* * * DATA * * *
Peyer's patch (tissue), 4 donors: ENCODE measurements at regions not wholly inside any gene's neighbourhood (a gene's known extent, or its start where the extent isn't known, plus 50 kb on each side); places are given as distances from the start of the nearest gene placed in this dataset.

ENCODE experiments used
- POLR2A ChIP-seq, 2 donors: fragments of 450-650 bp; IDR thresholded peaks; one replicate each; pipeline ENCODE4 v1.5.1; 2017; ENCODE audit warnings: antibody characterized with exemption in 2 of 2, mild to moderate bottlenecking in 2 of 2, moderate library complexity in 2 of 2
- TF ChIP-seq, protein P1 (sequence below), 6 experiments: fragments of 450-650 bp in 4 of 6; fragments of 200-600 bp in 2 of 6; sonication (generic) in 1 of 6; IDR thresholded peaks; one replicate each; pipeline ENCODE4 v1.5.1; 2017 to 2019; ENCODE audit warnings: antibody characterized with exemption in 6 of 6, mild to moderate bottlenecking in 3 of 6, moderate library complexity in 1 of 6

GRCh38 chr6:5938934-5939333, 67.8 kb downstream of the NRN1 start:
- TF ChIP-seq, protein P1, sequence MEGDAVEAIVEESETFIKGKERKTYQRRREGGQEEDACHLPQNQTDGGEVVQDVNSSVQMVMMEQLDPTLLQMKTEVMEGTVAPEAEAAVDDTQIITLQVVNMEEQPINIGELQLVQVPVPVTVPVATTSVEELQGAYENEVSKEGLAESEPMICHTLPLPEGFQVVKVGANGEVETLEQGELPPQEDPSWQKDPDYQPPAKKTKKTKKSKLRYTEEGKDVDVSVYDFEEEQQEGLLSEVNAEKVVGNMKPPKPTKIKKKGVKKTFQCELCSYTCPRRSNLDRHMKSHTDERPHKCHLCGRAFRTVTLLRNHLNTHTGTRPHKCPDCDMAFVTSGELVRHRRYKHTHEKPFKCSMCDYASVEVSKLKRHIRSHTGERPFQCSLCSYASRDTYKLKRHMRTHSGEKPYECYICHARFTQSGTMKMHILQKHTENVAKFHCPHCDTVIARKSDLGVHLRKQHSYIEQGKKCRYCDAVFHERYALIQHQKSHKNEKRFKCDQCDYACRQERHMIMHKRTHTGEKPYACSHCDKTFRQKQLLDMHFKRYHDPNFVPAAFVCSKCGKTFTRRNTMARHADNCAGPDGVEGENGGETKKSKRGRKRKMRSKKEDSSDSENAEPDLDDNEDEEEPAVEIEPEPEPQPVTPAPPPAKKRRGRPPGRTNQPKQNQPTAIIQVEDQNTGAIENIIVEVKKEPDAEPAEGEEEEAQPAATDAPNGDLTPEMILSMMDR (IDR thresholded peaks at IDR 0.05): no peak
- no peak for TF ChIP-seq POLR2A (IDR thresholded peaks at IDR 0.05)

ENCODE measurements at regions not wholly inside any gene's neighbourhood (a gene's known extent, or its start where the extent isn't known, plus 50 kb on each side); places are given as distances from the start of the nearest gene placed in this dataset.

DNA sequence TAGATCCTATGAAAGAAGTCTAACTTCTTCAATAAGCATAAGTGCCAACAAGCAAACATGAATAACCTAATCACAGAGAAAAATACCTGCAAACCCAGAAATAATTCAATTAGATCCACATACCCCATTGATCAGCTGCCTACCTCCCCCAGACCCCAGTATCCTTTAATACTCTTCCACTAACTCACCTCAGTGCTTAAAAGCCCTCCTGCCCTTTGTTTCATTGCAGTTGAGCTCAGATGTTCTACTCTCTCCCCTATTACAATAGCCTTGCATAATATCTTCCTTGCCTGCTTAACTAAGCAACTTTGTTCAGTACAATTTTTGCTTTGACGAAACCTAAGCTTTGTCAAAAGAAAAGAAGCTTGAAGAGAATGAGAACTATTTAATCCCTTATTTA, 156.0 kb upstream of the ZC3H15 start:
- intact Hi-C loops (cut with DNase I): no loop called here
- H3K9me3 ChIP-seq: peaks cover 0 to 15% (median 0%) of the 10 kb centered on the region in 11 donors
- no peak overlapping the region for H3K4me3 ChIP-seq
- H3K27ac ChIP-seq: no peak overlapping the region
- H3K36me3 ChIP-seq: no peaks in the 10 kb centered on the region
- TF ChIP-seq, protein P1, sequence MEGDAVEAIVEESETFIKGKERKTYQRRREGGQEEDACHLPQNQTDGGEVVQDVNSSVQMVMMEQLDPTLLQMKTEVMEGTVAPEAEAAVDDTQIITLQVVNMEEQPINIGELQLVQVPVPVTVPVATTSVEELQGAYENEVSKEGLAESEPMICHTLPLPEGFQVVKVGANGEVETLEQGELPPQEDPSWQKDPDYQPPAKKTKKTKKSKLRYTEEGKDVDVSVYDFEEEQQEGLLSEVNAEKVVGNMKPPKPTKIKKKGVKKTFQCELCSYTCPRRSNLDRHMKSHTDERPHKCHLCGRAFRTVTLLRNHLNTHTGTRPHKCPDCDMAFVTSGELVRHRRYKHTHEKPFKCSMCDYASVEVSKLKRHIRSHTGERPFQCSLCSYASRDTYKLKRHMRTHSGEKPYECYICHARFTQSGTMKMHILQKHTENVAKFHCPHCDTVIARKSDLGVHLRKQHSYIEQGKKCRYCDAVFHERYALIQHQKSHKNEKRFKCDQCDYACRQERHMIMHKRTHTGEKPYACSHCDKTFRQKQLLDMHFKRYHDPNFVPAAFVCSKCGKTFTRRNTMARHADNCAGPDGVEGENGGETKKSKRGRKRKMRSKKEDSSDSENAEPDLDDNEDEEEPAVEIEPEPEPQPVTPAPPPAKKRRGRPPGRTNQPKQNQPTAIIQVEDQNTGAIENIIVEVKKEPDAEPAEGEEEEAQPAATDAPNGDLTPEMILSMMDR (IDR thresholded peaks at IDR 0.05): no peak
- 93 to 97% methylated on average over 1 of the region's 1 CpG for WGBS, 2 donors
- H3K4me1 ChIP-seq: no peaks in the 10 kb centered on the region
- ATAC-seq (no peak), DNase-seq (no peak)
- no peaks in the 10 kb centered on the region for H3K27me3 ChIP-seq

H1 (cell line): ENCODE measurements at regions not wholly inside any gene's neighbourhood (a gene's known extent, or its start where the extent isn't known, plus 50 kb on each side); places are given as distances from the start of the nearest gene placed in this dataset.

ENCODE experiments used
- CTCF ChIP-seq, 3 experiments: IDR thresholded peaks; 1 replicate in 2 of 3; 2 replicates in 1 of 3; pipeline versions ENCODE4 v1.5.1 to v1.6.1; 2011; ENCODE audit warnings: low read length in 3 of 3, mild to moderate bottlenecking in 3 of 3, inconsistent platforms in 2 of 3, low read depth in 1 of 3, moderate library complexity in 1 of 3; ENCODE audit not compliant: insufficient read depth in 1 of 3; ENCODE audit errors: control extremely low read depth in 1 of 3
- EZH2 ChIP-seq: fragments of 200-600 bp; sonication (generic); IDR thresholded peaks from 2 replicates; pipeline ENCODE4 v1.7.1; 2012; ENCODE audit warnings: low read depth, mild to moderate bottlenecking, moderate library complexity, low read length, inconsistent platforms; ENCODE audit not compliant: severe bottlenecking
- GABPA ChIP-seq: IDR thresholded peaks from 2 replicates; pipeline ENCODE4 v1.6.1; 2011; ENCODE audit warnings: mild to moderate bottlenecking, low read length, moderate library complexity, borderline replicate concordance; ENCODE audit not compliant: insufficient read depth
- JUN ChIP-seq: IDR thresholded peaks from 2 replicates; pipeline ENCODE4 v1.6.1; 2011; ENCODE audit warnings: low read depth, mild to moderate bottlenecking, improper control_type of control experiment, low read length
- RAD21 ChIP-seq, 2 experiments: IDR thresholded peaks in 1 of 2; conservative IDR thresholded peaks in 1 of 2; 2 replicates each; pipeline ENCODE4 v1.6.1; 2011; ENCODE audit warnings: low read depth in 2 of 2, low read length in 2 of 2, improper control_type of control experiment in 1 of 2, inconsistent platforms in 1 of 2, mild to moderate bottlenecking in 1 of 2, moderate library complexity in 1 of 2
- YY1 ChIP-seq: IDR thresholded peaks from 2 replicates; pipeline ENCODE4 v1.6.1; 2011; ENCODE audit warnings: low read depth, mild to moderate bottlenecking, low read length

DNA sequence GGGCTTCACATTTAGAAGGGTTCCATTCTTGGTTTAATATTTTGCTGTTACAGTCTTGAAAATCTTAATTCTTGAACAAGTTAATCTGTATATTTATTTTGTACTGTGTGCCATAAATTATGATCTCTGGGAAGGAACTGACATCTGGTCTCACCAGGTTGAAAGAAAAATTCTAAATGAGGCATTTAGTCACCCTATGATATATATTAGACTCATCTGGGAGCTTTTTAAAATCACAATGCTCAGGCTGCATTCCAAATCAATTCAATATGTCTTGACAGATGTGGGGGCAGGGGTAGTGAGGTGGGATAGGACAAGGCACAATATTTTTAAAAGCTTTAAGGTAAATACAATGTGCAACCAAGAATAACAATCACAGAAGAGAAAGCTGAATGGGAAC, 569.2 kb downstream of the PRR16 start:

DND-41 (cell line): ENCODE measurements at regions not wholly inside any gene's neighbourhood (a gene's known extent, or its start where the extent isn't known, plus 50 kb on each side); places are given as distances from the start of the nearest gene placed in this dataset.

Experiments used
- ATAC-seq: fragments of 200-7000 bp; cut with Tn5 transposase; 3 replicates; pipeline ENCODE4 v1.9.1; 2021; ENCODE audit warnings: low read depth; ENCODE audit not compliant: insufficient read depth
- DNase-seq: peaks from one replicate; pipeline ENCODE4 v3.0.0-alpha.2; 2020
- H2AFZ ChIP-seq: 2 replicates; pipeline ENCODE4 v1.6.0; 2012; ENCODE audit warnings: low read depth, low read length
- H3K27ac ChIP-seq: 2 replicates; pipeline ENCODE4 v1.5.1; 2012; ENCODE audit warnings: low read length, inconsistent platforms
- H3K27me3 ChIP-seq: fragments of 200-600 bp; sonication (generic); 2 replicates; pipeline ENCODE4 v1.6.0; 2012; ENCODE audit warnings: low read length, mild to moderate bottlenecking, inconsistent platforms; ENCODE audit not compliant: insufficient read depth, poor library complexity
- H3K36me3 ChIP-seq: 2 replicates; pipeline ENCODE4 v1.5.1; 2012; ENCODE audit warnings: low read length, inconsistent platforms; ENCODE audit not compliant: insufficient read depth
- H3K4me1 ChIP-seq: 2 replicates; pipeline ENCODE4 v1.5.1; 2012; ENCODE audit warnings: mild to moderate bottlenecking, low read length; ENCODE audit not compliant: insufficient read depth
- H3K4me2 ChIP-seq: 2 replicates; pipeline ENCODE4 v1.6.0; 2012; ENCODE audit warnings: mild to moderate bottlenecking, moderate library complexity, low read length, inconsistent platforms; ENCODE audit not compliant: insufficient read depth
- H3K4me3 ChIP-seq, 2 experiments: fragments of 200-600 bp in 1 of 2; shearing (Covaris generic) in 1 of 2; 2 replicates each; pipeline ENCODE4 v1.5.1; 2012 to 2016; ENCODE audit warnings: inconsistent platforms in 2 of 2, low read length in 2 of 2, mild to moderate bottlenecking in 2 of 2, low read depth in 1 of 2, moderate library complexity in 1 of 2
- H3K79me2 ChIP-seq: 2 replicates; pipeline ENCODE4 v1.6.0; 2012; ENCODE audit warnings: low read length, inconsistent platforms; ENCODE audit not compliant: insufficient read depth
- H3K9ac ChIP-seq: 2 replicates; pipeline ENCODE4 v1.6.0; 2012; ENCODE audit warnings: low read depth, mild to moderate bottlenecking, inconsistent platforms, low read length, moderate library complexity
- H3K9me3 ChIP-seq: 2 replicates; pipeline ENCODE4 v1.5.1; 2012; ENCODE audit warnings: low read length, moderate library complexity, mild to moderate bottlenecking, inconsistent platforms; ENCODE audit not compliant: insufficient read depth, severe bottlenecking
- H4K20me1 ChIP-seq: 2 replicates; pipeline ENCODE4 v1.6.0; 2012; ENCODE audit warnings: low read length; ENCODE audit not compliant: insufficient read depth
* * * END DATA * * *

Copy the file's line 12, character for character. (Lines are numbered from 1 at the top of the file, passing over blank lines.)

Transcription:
- no peak overlapping the region for H3K4me3 ChIP-seq